The Interval Subroutine Library Project

Interval computing is the most used way to produce *bounds* on answers to numerical problems. Given lower and upper
bounds on each numeric input data value, it computes lower and upper bounds on
each output value. For instance ‘if the car’s speed is between 40
and 50 mph and the distance to travel is between 8 and 10 miles, the time for
the trip is between 9.6and 15 minutes.’ Symbolically this is the interval
calculation [8,10]/[40,50]*60 giving the result [9.6,15]. The bounds are mathematically
guaranteed – assuming correct algorithms are used – and in
particular take account of all roundoff errors in arithmetic operations. For
instance if we had to give the above answer in whole minutes we should have to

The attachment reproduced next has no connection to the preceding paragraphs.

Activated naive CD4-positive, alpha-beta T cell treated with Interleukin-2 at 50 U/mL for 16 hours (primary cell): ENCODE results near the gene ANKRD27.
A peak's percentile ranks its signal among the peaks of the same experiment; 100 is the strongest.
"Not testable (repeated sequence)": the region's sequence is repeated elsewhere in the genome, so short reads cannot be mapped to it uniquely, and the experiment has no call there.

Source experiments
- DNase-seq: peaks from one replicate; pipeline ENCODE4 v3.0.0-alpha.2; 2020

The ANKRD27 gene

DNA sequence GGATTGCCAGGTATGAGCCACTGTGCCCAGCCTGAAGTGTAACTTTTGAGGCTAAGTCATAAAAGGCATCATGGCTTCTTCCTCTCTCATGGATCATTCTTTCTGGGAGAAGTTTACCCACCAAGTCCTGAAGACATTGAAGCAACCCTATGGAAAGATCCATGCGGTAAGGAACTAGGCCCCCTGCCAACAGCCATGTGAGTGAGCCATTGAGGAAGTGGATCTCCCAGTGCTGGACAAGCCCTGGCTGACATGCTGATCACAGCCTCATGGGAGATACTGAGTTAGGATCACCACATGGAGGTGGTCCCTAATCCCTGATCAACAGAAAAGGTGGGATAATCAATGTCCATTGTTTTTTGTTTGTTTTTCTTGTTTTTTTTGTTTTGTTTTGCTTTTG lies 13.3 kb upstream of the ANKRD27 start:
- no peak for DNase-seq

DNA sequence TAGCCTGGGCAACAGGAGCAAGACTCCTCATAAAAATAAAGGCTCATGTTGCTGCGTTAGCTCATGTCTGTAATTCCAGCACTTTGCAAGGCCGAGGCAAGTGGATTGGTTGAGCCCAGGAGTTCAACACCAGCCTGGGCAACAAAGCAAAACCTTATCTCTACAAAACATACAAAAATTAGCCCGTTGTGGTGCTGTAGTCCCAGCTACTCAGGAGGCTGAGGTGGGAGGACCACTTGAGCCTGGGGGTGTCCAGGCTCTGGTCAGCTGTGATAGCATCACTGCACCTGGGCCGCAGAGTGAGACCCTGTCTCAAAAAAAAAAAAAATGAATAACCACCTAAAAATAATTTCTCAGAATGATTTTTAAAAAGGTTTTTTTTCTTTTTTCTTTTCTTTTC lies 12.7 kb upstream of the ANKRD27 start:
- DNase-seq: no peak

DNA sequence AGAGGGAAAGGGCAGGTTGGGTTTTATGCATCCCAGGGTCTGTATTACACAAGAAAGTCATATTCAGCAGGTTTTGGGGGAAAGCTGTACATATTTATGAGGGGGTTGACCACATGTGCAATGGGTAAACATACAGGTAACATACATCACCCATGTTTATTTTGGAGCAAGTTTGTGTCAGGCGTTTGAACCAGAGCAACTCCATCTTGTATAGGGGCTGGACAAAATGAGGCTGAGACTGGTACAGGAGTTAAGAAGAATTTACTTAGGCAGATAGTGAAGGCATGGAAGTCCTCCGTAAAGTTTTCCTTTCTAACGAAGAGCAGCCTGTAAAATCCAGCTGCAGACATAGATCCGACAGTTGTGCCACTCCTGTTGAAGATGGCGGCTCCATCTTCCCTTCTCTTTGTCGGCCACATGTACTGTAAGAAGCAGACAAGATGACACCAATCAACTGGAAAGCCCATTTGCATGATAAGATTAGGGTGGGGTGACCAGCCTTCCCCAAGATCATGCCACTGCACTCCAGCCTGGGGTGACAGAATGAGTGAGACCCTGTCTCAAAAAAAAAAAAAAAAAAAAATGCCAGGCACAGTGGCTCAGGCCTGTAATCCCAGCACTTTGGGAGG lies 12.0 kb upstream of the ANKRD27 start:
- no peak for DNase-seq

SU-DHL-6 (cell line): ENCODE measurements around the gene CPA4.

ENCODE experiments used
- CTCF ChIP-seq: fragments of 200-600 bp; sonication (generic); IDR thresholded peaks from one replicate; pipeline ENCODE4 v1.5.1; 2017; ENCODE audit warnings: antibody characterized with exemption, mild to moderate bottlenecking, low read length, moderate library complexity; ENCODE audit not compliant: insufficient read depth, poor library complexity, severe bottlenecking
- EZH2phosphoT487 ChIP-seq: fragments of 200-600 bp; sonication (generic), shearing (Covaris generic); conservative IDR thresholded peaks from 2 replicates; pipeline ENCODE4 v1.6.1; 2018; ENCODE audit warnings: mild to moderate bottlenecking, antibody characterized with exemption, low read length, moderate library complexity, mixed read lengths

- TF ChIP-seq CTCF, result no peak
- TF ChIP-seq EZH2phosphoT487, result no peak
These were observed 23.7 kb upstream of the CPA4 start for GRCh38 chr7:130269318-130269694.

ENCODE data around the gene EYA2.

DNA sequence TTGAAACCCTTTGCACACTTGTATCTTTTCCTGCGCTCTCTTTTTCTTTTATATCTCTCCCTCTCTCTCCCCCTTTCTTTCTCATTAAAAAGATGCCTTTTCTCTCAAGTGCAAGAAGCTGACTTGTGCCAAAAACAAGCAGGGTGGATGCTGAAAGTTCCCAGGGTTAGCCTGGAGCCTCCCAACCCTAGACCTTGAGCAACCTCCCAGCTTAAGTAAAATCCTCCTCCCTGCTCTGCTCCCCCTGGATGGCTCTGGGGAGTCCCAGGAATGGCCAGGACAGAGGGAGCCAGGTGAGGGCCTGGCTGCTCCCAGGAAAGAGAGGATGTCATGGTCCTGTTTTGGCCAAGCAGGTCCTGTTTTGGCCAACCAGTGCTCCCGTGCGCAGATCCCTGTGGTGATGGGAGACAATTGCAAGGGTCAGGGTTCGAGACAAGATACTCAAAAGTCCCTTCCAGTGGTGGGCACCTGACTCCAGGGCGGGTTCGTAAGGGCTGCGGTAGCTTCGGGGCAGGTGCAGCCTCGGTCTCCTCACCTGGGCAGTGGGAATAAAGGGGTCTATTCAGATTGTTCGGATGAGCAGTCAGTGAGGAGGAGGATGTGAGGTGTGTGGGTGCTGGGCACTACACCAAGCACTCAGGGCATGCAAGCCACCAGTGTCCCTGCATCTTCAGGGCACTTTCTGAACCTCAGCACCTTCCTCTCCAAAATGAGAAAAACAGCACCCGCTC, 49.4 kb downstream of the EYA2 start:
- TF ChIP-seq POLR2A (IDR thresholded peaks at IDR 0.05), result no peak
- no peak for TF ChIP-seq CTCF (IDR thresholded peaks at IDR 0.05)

say ‘between 9 and 15 minutes’.

Interval computing has some notable successes but has been slow to live up
to its promise. One reason is that it requires access to low-level computer
arithmetic features such as control over rounding mode, which are ill-supported
by the main computer languages. Hence software is hard to port between
platforms and even between successive releases of a compiler. This severely
hampers progress on the *inherent *difficulties
of interval computing, mainly that for implicit problems such as solving
algebraic and differential equations one needs very different and more time
consuming algorithms.

For ordinary floating point computing a portable infrastructure has been available for many years, thanks to the IEEE arithmetic standard at the hardware level, and quality algorithm libraries such as NAG and IMSL at the software level.

The ISL project was begun in Summer 2005 with the mission to put in place a similar portable infrastructure for interval computing.

See other pages for more detail on the project’s origin and aims, its personnel, its achievements and current activities, a selection of journal papers, talks and working notes, and summaries of team meetings held so far.